Happiness is good, right? Researchers led by Steven Cole at the University of California at Los Angeles made a stunning discovery last year. They studied the gene expression profiles of people who experienced happiness from seeking pleasure and those who experienced happiness from seeking meaningful purpose in life. While both pleasure and purpose seekers reported experiencing happiness at a conscious level, the gene expression profiles of the two groups told a different story.
The profiles of the purpose seekers exhibited low levels of inflammatory gene expression and strong levels of antiviral and antibody genes. The pleasure seekers showed the opposite. Their profiles were consistent with people who are more likely to experience adverse health and premature death.
This new research is relevant to how we live our lives. People who seek purpose in their lives feel they make a difference. They experience greater energy and enthusiasm. They are more likely to give their best efforts and persevere through the inevitable challenges and difficult seasons in life that everyone experiences.…
Music and song are some of the most underused educational techniques. We know that musical intelligence is one of the eight identified intelligences of Harvard researcher Howard Gardener, but we may not appreciate the role that music and song can play in deepening student learning and promoting memory.
Music and song can help students remember information, particularly lists or unrelated content. I used to integrate song when teaching names and other minutia in history class. By putting the names to a tune, the students were not only more engaged in learning the content, but would remember it far better.
Two years after they left my class — I taught high-school sophomores — my former students would still retain much of the information, as evidenced by their ability to “visit” my new class as seniors. Some would pop in from the hallway when they heard the familiar song being sung and join right in as if it they had learned it the day before.…
Last week, we asked: How frequently do you use storytelling to influence and lead people?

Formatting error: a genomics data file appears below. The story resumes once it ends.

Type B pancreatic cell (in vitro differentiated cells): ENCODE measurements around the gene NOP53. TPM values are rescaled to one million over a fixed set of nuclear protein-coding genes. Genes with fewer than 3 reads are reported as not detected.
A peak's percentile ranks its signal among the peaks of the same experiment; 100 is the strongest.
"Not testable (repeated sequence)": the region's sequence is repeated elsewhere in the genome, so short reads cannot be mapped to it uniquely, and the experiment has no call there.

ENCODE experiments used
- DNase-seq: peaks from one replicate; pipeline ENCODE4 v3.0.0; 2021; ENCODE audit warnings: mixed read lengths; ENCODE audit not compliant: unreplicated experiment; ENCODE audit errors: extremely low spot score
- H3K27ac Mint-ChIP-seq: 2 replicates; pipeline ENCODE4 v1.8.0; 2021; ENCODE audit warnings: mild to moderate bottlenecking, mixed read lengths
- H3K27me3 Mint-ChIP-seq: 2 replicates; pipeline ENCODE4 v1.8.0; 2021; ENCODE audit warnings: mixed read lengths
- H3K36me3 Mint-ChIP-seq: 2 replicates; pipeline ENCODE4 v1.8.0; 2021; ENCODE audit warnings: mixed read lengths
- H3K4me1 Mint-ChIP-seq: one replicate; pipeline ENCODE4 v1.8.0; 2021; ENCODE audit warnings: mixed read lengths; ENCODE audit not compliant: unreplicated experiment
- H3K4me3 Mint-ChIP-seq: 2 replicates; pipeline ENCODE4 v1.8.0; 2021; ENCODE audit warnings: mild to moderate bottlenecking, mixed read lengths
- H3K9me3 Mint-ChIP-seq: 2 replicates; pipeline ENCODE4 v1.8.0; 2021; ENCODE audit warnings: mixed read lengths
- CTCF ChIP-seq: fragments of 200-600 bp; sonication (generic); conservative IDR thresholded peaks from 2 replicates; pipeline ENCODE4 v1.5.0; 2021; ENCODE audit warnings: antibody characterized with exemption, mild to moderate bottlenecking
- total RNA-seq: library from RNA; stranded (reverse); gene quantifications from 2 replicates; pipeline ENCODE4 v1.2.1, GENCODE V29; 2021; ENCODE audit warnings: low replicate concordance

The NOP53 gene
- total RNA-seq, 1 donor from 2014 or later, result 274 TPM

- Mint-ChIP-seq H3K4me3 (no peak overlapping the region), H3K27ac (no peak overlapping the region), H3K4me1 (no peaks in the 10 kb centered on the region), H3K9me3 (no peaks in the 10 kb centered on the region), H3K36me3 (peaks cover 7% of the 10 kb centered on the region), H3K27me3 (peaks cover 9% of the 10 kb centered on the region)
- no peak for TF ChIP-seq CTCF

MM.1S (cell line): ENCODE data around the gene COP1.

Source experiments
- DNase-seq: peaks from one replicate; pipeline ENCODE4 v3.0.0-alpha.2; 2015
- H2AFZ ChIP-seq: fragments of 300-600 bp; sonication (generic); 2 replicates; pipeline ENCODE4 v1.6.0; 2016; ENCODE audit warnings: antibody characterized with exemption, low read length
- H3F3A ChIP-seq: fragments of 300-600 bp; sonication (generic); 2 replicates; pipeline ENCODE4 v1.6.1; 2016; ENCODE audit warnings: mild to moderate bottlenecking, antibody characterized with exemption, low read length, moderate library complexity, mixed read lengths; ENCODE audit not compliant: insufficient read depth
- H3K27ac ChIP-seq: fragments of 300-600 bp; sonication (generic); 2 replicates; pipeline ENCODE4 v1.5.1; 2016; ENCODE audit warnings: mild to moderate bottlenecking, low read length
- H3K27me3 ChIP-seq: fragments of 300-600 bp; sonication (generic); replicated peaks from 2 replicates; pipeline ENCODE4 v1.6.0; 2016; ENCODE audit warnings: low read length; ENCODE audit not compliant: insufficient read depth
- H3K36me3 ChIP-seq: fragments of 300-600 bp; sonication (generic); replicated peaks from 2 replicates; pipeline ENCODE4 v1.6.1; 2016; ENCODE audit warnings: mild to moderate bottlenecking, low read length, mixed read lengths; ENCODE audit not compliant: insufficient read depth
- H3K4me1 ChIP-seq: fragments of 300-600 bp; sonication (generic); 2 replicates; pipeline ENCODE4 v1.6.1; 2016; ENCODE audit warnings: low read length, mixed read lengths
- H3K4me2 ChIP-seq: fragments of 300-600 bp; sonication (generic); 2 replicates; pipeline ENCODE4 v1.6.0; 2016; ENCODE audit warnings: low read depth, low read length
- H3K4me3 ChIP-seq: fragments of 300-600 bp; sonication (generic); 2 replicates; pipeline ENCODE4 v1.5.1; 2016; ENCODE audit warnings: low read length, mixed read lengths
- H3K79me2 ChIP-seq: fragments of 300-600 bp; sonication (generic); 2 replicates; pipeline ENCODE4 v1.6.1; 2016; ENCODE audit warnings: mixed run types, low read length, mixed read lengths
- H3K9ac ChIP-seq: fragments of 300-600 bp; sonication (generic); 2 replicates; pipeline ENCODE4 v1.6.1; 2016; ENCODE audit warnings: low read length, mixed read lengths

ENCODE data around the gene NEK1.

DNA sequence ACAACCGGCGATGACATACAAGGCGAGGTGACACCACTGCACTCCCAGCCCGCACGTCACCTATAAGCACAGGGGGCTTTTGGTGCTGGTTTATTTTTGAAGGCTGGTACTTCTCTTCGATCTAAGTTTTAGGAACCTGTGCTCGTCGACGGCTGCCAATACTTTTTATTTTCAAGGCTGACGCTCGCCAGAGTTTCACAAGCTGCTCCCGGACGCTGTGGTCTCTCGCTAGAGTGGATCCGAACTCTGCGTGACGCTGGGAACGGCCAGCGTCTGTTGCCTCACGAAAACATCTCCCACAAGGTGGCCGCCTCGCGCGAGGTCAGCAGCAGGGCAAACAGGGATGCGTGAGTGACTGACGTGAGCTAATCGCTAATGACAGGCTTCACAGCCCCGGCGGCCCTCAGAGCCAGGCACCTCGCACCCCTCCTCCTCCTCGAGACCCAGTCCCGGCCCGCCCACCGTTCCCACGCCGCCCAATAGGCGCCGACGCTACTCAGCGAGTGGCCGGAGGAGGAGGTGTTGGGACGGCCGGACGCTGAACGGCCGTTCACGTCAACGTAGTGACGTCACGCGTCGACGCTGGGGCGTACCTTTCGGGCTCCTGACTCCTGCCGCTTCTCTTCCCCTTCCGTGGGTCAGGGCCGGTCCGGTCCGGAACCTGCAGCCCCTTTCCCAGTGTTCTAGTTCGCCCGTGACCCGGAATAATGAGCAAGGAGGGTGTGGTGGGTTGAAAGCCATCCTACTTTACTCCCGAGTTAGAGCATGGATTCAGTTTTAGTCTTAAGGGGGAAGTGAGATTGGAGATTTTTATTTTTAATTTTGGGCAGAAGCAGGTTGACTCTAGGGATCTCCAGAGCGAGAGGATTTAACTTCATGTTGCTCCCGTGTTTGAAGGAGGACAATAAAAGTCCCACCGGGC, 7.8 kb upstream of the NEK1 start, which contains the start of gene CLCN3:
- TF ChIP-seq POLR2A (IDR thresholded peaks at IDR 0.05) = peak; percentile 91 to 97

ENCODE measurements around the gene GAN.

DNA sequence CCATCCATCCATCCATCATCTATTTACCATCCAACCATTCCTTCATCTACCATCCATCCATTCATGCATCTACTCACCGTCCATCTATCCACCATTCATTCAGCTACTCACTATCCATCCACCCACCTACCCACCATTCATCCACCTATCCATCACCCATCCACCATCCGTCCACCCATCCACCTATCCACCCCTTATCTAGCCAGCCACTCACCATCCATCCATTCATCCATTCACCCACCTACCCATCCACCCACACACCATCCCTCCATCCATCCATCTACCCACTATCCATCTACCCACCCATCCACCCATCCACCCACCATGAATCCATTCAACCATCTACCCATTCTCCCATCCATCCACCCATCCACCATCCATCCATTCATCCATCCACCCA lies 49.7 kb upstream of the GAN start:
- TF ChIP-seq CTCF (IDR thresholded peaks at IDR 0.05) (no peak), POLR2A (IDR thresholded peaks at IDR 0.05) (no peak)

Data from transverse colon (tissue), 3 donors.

- All the time — I’m constantly telling stories: 45.03%
- Sometimes — I tell a story on occasion: 43.91%
- Rarely — I’m not known for telling stories: 9.29%
- Never — I don’t use stories at all to lead: 1.76%
Use the power of stories. Influencing and leading through stories is a tremendously powerful skill. While some may think storytelling is too much of an art or a soft skill, it’s actually a simple process and a skill you can readily build. Find examples of great stories and pay attention to how they’re crafted. The better you are at telling compelling stories, the more effective you’ll be as a leader.…
CFTC regulations on trade reconstruction are changing the way firms need to think about compliance. Here’s a step-by-step guide to get started.
The Dodd-Frank Act unleashed an avalanche of new rules affecting the financial industry, chief among them the trade reconstruction requirement, which mandates that swap dealers are able to produce a complete reconstruction of a trade within 72 hours of a request by the Commodities Futures Trading Commission (CFTC). To solve for this complex challenge, swap dealers/firms must develop capabilities for correlating a broad range of structured and unstructured pre-trade, trade and post-trade data.
Bloomberg Vault recently hosted a webinar “Trade Reconstruction for Compliance Officers,” presented by Harald Collet, Global Head of Bloomberg Vault, and moderated by Mitch Avnet, Managing Partner, Compliance Risk Concepts, to help compliance officers understand the challenges and think strategically about the process.
“The endpoints of the reconstructed trade is to tie together the different elements: The structured data, including execution and post-execution confirmation and ledger data; unstructured data, such as sales and marketing; and finally communications data, the most complex data,” says Collet.…